The highest levels of dioxins are found in herring, and wild/farmed salmon. The European Food Safety Authority suggests that two portions of fish per week are unlikely to exceed the tolerable weekly intake of dioxin during pregnancy. Very high levels are found in Baltic Sea fish, and should be avoided.
Polychlorinated Biphenyls (PCBs)
Although PCB use ceased in the 1970s, virtually all samples of human blood, fat, or breast milk show some detectable PCBs.59 They are found at the highest levels in fish and inorganic butter; moreover, farmed salmon contains significantly higher levels of PCBs than wild varieties of the fish. It was therefore concluded that eating farmed Atlantic salmon, “may pose health risks that detract from the beneficial effects of fish consumption.”60
The ingestion of PCB-contaminated fish before and during pregnancy can contribute to low birth weight, small head circumference, earlier birth, a depressive response in the infant, and impaired vision and memory. At age 11, children who had been exposed to PCBs had thrice the risk of low verbal IQ and twice the lag in reading comprehension/attention issues as children who had not been so exposed.61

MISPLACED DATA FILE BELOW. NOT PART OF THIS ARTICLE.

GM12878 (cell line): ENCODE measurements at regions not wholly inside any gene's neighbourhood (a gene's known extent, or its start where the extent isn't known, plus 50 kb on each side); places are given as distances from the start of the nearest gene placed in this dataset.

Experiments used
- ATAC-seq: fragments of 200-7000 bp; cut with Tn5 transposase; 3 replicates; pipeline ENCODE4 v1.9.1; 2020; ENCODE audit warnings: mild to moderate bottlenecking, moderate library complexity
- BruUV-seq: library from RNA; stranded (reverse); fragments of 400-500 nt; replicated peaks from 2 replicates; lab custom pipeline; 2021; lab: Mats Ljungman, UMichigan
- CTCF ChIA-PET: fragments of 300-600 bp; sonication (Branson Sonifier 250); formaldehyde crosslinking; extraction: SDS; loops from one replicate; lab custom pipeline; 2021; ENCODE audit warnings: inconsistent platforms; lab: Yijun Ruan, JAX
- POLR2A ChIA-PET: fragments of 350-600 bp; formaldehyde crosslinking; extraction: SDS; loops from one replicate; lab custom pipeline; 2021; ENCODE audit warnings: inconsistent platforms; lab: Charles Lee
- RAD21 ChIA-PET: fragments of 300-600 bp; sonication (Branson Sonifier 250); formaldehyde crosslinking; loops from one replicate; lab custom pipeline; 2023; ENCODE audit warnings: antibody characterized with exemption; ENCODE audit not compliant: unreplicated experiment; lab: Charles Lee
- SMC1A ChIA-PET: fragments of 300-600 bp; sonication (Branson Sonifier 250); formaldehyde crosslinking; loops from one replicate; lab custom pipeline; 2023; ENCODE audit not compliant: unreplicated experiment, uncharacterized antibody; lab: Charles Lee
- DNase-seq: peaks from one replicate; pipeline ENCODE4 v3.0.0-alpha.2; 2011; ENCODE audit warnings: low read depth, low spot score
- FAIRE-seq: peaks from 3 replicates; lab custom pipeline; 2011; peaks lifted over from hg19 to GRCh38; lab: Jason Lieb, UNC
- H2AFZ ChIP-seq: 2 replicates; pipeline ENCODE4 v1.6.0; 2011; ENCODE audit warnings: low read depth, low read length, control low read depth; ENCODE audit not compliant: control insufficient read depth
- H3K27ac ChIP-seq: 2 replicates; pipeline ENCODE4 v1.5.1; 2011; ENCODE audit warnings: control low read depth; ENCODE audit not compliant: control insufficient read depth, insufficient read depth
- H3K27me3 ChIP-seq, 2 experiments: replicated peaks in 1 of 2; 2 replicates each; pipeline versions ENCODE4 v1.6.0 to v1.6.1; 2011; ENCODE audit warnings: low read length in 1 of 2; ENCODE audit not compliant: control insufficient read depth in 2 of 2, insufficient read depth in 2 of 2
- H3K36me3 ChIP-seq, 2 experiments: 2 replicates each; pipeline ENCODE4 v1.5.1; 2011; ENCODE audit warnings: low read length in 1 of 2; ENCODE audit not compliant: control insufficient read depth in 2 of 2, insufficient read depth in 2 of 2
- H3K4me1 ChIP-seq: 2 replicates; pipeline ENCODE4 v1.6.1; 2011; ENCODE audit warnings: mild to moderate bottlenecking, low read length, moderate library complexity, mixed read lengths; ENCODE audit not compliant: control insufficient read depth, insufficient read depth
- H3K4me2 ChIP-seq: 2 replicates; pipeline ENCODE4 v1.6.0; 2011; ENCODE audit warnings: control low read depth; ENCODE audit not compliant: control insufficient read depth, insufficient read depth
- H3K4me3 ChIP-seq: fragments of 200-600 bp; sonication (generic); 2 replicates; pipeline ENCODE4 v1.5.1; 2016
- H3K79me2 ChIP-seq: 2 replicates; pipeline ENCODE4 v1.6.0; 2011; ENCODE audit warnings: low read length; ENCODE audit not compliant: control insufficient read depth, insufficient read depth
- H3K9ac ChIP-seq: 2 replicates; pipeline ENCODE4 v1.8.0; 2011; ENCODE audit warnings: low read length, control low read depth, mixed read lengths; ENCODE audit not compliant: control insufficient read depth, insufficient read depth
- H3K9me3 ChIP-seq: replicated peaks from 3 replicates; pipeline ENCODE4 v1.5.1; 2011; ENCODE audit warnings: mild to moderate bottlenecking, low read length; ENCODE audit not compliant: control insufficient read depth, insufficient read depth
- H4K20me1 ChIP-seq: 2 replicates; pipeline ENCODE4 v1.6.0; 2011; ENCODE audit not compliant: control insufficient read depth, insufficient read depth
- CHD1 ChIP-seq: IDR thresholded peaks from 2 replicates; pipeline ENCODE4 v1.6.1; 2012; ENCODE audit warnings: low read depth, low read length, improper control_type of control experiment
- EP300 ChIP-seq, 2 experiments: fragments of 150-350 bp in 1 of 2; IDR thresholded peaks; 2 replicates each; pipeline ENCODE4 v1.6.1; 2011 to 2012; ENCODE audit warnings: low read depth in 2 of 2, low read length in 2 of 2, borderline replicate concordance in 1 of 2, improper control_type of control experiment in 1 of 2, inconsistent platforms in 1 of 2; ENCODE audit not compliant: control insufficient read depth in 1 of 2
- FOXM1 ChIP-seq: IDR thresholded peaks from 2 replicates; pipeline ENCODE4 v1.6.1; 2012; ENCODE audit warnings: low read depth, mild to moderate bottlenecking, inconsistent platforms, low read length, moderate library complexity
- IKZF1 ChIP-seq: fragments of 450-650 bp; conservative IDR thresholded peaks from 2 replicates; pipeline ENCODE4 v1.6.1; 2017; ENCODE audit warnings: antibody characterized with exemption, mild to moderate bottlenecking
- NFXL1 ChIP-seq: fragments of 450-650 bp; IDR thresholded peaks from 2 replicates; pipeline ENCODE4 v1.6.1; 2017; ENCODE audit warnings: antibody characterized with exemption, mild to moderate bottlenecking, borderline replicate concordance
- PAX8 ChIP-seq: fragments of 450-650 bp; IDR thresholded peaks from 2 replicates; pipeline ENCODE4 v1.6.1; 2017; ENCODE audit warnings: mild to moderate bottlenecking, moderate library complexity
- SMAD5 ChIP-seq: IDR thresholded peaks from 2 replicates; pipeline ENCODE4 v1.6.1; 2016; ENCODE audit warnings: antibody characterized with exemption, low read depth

The U.S. Food and Drug Administration (FDA) and Environmental Protection Agency recommend that pregnant women and youngsters eat no more than two servings of salmon or other low-mercury fish each week.62 However, the benefits of eating fish may outweigh the risks. It may be prudent to have pregnant women focus on fish with lower mercury and PCB content and to avoid eating the skin and fat typically found along the ventral, lateral, and abdominal areas, where PCBs are most heavily deposited.
Flax is considered a good source of fiber and omega-3 fatty acids in the form of alpha-linolenic acid, and it is the richest source of the lignan secoisolariciresinol diglycoside (SDG), a phytoestrogen precursor. Flaxseed consumption during pregnancy is thought to be beneficial for fetal brain development based on its omega fat content. Because of SDG, there has been concern about the ingestion of flax during pregnancy.